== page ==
"In a wonderful way, the classroom is not the "real world"; it is a world which is consciously created and held. As teachers, we're responsible for this special space, for the creation and maintenance of a secure and palpable atmosphere in which students are free to take risks, be comfortably confused, and to observe their own minds and insights. What can help us create this vital space is an active awareness of what our students naturally bring with them: intrinsic creative resources and a shared humanity. They enter our classrooms complete and multi-dimensional, vivid mosaics of experiences, desires, and perceptions. It's all there, waiting to be called up — in this case, with the help of the English language."
This was how writer, teacher and coach Carolyn Morrow introduced her highly enjoyable and productive workshop "The Vivid and Particular: Creative Writing and Other Language Experiences" for the Munich English Language Teachers Association last week. In the workshop, we tried out several short, preparation-free, generative activities that can get your students (and you) putting pen to paper and calling up those "intrinsic creative resources".
For many of us, getting something down on the blank sheet of paper is the first and often major hurdle to writing, so regularly including short, evaluation-free writing exercises in English language classes sounds like a good way to make that first obstacle seem less daunting.
Here I have adapted one of several activities that we tried out in that workshop.
Who it's for:
What it's for:
Removing barriers to writing, getting ideas flowing, writing practice
What you need:
Any issue of Spotlight, although the February 2014 issue has more on writing (see below).
What you do:
Hand out copies of Spotlight, one per student. Tell your students to get a pen and paper ready, and to write at the top of the page (or spaced out down the left-hand side) the words "an article about ...", "a picture of ..." and "something about ...".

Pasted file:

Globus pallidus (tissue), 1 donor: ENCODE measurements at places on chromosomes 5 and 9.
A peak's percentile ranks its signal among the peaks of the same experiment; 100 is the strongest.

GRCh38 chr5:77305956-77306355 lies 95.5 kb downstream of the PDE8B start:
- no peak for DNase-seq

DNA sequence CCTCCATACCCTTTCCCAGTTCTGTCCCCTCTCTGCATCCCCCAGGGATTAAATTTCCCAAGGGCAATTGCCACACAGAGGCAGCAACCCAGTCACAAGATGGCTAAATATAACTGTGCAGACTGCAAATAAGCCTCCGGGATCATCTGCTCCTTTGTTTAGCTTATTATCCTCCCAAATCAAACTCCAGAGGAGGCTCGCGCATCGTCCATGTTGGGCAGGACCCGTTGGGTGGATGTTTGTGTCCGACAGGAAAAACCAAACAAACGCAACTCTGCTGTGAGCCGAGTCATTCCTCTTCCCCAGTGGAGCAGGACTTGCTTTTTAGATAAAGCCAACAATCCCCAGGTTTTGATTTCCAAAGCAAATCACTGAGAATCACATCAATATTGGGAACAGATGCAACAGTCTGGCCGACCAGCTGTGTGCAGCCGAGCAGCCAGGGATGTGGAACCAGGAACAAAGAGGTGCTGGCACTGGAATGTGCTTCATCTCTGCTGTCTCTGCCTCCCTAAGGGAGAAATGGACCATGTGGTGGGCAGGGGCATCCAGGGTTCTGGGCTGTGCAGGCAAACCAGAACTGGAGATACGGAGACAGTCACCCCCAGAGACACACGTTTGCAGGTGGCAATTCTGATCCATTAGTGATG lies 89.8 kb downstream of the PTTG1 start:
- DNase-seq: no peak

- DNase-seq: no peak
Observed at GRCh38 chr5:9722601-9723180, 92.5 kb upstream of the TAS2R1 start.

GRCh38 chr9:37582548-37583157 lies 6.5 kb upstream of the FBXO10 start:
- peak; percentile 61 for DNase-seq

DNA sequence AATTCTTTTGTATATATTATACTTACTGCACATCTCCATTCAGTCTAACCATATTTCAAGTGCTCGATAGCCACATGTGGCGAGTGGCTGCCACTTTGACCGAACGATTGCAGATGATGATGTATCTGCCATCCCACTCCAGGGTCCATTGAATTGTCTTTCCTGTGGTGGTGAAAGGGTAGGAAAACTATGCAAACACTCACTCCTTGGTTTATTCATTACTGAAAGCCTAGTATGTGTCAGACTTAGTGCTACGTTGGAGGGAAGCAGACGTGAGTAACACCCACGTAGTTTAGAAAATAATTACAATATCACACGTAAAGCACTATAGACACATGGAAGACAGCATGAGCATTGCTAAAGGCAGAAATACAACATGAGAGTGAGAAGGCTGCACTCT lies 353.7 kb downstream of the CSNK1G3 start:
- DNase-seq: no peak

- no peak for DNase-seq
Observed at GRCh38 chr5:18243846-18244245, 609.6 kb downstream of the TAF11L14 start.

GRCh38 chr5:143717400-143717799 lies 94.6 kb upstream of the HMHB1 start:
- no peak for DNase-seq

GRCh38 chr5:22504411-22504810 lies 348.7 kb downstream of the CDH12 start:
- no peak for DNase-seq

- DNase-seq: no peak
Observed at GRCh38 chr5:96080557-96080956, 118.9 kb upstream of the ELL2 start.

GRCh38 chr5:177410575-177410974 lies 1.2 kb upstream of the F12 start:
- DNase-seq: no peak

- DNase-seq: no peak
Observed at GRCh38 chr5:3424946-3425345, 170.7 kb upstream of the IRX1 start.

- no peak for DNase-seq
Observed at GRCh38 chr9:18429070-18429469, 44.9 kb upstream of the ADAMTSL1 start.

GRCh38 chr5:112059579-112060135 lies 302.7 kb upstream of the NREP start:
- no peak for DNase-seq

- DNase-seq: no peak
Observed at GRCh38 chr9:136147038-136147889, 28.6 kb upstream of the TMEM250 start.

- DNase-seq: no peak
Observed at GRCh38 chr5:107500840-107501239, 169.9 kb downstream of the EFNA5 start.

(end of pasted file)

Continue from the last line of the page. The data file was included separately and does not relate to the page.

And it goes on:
Give the students two or three minutes to browse the magazine, as if they were in a doctor's waiting room. There, they may have to wait an hour, but they might have to wait only two minutes, so it's worth flicking through a magazine first before making a choice about what to read.
After the few minutes are up, ask your students to put their magazines on the floor and to list what they saw under the three headings. Give them a couple of minutes to do this. Encourage them just to write, and keep writing. Grammar and full sentences are not important here, but the visual impressions are.
Put the students in pairs to share what they've written. Encourage the listeners to ask "tell me more" questions. Then give the pairs time to look through their magazines together. Either give more time for students to choose one of the articles or columns to read in class, or lend them the magazines to read at home.
In the workshop, we did this listing activity based on sounds we had heard that morning, and things we had seen on our journey to the workshop.
In the February issue of Spotlight,
we feature the IELTS writing test.
You'll find lots of tips for improving writing skills in English. We also have a competition to win an IELTS test place.
Be sure to tell your students!
*The next Try it Out will appear on Monday, 10 March.